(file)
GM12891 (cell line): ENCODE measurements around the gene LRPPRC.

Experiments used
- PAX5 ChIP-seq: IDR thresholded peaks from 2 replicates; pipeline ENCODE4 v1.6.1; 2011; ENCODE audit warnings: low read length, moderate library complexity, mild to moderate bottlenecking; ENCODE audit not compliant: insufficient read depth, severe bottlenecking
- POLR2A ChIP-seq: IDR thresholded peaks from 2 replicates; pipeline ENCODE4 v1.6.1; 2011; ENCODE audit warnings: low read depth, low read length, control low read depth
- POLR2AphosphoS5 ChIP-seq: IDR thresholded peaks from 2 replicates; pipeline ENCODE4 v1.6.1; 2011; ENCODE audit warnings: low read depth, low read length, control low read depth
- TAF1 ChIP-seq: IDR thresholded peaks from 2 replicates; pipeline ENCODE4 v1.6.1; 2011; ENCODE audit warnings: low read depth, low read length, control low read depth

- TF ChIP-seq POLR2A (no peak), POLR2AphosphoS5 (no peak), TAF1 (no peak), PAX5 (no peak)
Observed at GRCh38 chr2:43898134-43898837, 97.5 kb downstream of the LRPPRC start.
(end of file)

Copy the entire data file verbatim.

GM12891 (cell line): ENCODE measurements around the gene LRPPRC.

Experiments used
- PAX5 ChIP-seq: IDR thresholded peaks from 2 replicates; pipeline ENCODE4 v1.6.1; 2011; ENCODE audit warnings: low read length, moderate library complexity, mild to moderate bottlenecking; ENCODE audit not compliant: insufficient read depth, severe bottlenecking
- POLR2A ChIP-seq: IDR thresholded peaks from 2 replicates; pipeline ENCODE4 v1.6.1; 2011; ENCODE audit warnings: low read depth, low read length, control low read depth
- POLR2AphosphoS5 ChIP-seq: IDR thresholded peaks from 2 replicates; pipeline ENCODE4 v1.6.1; 2011; ENCODE audit warnings: low read depth, low read length, control low read depth
- TAF1 ChIP-seq: IDR thresholded peaks from 2 replicates; pipeline ENCODE4 v1.6.1; 2011; ENCODE audit warnings: low read depth, low read length, control low read depth

- TF ChIP-seq POLR2A (no peak), POLR2AphosphoS5 (no peak), TAF1 (no peak), PAX5 (no peak)
Observed at GRCh38 chr2:43898134-43898837, 97.5 kb downstream of the LRPPRC start.